New books about colonial America, part 1 (Winter 2016)
Today we’ll take a look at books about colonial- and revolutionary-era America that have come out this month or last.
First up is The Fever of 1721: The Epidemic That Revolutionized Medicine and American Politics by Stephen Coss. The tagline really caught my eye for this book — the events of 1721 prefiguring the revolutionary events of 1776. Also, in a fascinating twist, the author is neither a professional historian nor a journalist but rather works in marketing. Very unique, especially to be published by the likes of Simon & Schuster for his first book! This would be a good author to interview for my ever-elusive podcast.
Next up is Washington’s Immortals: The Untold Story of an Elite Regiment Who Changed the Course of the Revolution by Patrick K. O’Donnell. The work is about a single regiment during the Revolutionary War who fought a rear-guard action to protect and evacuate the rest of the Continental Army during the Battle of Brooklyn.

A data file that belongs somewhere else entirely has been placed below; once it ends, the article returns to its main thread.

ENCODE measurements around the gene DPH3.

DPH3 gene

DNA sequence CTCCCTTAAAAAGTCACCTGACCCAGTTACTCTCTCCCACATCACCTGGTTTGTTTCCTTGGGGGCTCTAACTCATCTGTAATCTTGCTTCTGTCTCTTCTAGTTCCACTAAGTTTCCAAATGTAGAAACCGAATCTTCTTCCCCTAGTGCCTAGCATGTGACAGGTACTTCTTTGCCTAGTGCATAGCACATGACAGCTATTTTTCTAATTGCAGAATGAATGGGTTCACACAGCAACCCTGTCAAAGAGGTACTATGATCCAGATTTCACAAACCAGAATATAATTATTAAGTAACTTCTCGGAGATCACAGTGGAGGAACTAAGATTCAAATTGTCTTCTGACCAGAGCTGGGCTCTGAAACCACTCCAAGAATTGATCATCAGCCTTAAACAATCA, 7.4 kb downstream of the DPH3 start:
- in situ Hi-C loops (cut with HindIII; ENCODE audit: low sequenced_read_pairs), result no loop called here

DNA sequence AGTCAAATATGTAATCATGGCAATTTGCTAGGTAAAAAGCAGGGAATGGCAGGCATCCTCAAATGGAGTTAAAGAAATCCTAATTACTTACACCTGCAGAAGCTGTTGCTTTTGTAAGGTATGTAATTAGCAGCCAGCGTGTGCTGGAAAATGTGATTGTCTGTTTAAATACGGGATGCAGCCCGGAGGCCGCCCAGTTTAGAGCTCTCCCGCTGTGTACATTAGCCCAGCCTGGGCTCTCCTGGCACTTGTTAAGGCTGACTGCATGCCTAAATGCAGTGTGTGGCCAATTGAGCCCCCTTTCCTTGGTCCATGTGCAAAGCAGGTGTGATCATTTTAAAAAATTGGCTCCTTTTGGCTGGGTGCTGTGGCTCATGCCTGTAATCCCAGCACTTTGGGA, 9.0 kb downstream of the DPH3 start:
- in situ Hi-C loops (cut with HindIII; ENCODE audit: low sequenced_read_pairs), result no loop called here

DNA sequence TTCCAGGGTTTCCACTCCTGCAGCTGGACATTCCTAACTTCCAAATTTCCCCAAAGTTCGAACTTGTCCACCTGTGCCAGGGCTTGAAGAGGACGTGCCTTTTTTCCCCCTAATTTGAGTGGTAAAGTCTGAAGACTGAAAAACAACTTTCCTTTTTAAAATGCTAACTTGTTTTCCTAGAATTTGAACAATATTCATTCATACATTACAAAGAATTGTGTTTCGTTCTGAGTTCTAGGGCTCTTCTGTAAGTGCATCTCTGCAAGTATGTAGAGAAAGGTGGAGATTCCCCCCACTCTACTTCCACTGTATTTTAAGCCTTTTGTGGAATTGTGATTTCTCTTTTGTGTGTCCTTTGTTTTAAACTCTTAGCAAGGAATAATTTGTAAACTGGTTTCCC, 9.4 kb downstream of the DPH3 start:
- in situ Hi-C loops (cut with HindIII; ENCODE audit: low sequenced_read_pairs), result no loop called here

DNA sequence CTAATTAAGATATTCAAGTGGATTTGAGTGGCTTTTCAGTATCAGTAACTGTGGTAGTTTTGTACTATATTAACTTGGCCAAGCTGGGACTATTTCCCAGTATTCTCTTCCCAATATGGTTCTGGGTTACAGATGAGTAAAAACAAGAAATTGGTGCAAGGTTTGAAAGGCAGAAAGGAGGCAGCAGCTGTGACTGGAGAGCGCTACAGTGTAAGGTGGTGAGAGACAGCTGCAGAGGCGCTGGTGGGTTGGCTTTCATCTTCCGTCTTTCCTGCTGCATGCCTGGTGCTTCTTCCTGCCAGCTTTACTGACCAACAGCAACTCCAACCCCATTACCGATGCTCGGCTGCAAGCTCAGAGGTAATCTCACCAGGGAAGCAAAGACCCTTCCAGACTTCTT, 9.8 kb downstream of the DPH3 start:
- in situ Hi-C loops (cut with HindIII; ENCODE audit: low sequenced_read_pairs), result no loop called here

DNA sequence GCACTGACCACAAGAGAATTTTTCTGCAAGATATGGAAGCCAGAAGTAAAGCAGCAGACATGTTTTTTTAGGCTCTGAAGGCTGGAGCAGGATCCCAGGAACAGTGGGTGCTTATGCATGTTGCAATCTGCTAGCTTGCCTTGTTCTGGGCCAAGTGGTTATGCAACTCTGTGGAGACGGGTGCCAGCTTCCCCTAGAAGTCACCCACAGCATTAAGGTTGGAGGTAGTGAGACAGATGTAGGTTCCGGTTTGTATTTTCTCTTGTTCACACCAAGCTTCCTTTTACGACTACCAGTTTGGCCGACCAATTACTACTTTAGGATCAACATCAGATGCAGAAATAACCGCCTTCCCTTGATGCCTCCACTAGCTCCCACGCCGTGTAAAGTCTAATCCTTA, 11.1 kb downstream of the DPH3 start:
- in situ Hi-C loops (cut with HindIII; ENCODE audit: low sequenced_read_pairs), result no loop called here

Finally we have The First Congress: How James Madison, George Washington, and a Group of Extraordinary Men Invented the Government, written by Fergus M. Bordewich. I feel like books about the early American government are especially important today because “the Founders” are often invoked in an inaccurate way by our politicians to serve whatever agenda may be convenient for them. The truth is often more messy and complex than the mythologies and legends we may create about the past.